I think one of the other key takeaways from CTAD is the potential of diagnostic blood-based biomarkers for detecting AD, the advantage of which is that the tests are less invasive than current ones. Michelle Mielke's presentation at CTAD provided a great overview of how blood-based biomarkers should best be used in the clinic and some of the key steps to take before doing so. For instance, peripheral factors such as demographics and comorbidities could influence the levels of biomarkers in the blood. Randall Bateman's presentation was another standout from CTAD. He spoke about the relationship between plasma biomarkers and CSF measures of AŒ≤ 42/40, tau, and NfL species for tracking drug effects in clinical trials of Alzheimer's disease.
Lastly, the other interesting question remaining in the field is that not everyone who has elevated amyloid levels ends up developing clinical symptoms. We don't know why that is.
What did you learn about where the future of AD clinical drug development is headed?
Andrew: Given the results showing the efficacy of amyloid-clearing drugs, it follows that we‚Äôll likely see a push to broaden other aspects of the amyloid-beta pathway cascade. I expect we'll see clinical trials investigating combination therapies focused on multiple targets.
I also expect to see more companies in the neuroscience space (AD in particular) wanting to use next-generation tech, such as artificial intelligence, to run more efficient clinical trials and accelerate drug development. The Eisai and Roche clinical programs in AD reiterated the fact that running successful late-phase trials requires enrolling and retaining thousands of patients.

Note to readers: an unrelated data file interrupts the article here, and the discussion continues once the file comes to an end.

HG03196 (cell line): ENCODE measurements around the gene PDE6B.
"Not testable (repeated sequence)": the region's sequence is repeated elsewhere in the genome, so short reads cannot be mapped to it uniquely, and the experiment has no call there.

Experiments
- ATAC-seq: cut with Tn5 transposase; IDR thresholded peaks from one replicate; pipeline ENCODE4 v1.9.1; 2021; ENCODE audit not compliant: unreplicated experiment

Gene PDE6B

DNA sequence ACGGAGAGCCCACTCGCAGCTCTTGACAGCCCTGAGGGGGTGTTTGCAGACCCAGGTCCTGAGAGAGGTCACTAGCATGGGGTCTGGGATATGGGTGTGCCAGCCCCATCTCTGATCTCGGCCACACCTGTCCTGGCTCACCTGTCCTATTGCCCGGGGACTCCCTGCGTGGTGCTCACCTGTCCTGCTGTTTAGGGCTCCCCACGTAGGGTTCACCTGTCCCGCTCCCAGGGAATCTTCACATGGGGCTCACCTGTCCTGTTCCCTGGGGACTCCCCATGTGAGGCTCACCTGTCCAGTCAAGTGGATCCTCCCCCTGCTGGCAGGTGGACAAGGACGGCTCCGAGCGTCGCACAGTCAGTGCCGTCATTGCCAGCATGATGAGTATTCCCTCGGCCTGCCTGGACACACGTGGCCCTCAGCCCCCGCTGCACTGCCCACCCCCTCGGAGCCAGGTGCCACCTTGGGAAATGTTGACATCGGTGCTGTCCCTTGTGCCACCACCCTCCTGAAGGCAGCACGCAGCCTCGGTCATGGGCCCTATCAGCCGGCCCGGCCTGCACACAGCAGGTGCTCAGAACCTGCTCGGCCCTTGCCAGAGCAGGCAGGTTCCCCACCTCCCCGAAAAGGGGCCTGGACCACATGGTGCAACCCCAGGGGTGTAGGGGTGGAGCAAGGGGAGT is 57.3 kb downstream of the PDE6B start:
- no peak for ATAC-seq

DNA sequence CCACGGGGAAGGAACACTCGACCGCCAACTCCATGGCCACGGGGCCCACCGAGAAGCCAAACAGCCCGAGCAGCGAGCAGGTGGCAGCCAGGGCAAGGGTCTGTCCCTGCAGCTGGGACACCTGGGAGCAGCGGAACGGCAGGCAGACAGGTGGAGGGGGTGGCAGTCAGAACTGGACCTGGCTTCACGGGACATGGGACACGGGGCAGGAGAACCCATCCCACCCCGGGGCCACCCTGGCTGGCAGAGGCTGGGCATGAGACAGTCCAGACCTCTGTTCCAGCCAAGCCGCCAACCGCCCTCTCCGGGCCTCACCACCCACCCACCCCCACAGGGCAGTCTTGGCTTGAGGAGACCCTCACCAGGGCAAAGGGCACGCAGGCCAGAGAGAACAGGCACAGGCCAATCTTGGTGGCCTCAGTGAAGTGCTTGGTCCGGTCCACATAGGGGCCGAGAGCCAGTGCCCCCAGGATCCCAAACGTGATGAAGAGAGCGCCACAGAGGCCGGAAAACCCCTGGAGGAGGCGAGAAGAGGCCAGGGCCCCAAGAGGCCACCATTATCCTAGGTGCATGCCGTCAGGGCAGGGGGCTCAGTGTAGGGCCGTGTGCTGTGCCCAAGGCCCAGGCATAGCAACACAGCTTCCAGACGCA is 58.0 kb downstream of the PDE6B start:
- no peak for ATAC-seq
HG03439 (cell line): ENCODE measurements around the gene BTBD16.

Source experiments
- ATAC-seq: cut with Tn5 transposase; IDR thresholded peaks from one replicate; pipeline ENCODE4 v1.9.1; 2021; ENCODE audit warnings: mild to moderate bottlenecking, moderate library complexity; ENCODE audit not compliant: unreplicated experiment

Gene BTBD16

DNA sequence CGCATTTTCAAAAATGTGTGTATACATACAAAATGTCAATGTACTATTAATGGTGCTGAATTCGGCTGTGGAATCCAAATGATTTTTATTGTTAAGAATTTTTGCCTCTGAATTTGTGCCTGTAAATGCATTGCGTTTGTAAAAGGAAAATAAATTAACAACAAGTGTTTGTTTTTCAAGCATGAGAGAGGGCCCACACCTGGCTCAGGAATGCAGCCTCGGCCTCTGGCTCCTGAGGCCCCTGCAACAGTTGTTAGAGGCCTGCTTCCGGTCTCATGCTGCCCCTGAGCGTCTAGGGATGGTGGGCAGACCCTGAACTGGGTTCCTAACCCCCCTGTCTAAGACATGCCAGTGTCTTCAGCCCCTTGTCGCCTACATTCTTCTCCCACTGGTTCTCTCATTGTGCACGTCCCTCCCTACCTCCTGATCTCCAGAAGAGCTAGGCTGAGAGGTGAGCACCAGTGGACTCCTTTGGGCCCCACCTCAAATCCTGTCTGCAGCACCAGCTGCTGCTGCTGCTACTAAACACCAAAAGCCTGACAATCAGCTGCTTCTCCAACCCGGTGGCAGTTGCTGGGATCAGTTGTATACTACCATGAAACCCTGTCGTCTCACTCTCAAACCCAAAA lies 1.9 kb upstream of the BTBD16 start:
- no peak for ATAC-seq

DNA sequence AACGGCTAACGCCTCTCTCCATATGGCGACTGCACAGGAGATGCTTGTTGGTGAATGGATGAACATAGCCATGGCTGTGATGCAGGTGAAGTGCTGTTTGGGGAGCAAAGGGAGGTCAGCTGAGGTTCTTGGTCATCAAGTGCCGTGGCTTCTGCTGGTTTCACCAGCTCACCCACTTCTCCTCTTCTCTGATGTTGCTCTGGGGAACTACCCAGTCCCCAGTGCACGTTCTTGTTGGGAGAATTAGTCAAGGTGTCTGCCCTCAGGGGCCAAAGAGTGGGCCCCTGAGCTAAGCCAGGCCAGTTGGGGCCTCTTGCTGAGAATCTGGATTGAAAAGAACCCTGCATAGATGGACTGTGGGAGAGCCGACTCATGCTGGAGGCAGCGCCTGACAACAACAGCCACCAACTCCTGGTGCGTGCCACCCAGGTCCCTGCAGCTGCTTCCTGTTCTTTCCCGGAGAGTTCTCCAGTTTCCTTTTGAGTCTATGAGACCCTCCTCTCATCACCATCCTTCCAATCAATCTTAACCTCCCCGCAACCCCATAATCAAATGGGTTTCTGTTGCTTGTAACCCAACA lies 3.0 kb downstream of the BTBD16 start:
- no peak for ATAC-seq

This is where a company like Unlearn can make a big impact. We partner with pharma and biotech companies to run smaller, faster trials called TwinRCTs™ that increase patient participation and retention.
How can TwinRCTs accelerate AD clinical drug development?
Andrew: TwinRCTs use AI-generated prognostic digital twins to run trials with smaller control arms that generate regulatory-suitable evidence. Unlearn's scientists recently conducted a retrospective analysis of a Phase 2 crenezumab study using prognostic digital twins to reduce the control arm size up to 35% while controlling for type-1 error. The results of this study were presented at the Alzheimer's Association International Conference. Future AD trials would benefit from using TwinRCTs to provide a greater number of trial patients with the chance to take the experimental treatment while also significantly accelerating clinical trial timelines.
Overall, this is an extremely exciting time for AD clinical drug development. All of us at Unlearn look forward to continuing our work with pharma and biotech companies helping to expedite bringing novel treatments to patients in need.
To learn more about how Unlearn's TwinRCT solution leverages AI-generated prognostic digital twins to produce regulatory suitable evidence and accelerate clinical drug development in AD, reach out to us at email@example.com.